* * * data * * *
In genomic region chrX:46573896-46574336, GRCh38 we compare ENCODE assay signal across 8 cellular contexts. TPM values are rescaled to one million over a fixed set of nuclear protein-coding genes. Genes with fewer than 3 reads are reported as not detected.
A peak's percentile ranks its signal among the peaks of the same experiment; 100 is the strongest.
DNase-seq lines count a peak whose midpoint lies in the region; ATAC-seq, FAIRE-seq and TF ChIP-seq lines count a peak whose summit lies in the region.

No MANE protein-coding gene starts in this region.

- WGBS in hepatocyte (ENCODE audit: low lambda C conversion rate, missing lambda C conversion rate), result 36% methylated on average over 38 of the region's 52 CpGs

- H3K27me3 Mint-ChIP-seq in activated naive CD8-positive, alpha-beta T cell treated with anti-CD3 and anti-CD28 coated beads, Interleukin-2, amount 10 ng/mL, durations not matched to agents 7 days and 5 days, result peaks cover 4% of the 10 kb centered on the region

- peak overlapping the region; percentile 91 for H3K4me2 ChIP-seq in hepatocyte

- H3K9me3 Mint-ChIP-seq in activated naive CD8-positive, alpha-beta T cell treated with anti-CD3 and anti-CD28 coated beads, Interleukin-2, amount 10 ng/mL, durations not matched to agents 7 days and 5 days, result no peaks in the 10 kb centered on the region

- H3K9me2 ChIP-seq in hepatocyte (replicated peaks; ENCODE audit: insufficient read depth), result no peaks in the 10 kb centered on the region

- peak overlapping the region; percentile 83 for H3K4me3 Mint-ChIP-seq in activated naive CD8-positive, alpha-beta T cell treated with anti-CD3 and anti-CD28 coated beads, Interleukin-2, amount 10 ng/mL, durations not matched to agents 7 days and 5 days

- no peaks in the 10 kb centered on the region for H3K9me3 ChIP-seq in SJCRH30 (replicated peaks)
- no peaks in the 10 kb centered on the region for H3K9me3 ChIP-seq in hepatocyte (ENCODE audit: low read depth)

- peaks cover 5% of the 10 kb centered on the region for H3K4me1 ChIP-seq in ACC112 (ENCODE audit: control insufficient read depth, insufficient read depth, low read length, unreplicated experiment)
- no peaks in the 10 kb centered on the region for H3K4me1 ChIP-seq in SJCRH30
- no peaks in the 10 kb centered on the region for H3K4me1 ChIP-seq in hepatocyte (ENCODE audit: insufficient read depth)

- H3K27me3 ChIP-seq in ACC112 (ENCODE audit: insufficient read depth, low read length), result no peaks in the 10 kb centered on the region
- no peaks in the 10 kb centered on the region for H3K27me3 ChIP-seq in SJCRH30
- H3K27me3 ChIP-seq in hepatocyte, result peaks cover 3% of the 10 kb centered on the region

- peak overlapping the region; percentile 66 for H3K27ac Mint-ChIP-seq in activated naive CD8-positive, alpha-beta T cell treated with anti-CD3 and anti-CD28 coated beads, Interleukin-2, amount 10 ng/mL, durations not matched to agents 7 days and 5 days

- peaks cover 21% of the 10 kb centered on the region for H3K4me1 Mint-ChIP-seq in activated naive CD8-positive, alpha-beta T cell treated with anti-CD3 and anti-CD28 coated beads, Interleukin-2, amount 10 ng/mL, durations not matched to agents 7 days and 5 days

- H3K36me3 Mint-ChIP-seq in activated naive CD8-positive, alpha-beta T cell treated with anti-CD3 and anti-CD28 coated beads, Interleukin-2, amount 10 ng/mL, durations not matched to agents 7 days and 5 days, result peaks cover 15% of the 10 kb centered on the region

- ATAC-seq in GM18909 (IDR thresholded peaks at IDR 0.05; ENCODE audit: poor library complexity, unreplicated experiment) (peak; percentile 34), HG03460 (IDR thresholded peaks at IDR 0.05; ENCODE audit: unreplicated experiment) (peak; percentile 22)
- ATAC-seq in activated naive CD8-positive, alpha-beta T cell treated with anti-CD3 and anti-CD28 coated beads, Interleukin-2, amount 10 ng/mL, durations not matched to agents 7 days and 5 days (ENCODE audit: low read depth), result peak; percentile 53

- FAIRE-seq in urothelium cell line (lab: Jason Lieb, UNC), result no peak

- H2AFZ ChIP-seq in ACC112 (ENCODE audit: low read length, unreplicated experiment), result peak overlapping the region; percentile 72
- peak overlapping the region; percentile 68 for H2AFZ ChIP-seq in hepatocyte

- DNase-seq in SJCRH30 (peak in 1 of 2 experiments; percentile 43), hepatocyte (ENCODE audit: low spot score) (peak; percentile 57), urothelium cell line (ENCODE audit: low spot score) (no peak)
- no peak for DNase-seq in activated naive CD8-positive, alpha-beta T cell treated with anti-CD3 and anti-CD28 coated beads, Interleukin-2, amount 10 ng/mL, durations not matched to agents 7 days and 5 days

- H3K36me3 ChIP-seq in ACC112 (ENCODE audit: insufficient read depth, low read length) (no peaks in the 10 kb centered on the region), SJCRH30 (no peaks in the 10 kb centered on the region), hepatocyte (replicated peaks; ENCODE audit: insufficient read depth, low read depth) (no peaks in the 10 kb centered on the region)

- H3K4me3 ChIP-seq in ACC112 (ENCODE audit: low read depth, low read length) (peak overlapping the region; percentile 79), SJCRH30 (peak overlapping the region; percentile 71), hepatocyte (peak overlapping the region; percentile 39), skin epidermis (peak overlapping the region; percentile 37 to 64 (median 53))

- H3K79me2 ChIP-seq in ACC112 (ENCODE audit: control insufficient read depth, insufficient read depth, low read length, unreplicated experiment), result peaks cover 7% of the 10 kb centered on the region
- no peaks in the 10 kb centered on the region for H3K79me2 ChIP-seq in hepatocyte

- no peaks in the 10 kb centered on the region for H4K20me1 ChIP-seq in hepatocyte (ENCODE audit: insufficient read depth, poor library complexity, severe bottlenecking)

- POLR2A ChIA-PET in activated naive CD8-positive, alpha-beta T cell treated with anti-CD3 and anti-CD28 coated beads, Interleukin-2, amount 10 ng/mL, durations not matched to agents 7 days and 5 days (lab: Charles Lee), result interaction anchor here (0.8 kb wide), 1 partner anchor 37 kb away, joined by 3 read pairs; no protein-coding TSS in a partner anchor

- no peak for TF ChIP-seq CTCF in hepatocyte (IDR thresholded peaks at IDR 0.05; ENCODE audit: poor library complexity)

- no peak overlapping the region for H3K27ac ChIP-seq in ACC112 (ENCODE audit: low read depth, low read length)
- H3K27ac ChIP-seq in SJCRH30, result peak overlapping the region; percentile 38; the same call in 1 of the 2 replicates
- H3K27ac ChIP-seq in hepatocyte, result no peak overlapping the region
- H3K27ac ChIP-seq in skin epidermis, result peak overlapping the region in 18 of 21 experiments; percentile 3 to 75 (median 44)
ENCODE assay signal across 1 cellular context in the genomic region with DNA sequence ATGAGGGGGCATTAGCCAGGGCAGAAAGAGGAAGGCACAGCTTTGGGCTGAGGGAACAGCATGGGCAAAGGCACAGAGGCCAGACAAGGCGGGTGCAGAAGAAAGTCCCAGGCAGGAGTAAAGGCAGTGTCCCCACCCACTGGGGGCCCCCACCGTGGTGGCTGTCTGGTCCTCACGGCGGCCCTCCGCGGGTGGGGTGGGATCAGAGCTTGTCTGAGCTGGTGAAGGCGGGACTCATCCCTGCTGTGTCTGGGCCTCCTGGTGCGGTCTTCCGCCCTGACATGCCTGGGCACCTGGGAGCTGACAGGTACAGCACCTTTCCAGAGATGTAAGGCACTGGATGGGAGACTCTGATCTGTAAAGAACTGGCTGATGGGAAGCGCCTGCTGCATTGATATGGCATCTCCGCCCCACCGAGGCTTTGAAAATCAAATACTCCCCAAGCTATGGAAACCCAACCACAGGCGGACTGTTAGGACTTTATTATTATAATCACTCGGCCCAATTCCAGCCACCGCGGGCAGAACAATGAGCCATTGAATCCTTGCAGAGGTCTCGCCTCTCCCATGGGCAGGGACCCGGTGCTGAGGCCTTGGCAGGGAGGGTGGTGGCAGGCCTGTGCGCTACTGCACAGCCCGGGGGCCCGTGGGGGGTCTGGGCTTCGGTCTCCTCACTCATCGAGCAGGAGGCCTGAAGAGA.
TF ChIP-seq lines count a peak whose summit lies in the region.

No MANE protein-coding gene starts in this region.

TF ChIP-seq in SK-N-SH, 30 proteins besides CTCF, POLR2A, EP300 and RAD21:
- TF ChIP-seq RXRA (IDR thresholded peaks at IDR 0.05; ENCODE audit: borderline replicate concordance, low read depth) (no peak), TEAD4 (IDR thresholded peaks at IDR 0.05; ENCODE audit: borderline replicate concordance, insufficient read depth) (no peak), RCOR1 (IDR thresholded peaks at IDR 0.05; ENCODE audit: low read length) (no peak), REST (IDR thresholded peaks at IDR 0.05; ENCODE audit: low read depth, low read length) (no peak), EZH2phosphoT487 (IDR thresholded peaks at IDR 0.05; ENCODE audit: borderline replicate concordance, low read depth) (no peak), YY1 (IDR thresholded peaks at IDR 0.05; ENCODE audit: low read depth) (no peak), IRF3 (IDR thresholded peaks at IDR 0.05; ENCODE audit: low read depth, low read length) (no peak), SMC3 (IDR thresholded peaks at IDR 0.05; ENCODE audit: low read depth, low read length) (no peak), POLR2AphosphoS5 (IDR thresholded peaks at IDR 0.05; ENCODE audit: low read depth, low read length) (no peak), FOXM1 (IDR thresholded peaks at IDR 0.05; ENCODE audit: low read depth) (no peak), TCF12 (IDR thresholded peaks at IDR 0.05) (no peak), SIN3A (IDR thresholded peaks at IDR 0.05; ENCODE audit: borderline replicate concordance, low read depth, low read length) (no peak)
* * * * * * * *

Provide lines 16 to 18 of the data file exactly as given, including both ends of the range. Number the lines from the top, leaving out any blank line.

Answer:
- H3K27me3 ChIP-seq in ACC112 (ENCODE audit: insufficient read depth, low read length), result no peaks in the 10 kb centered on the region
- no peaks in the 10 kb centered on the region for H3K27me3 ChIP-seq in SJCRH30
- H3K27me3 ChIP-seq in hepatocyte, result peaks cover 3% of the 10 kb centered on the region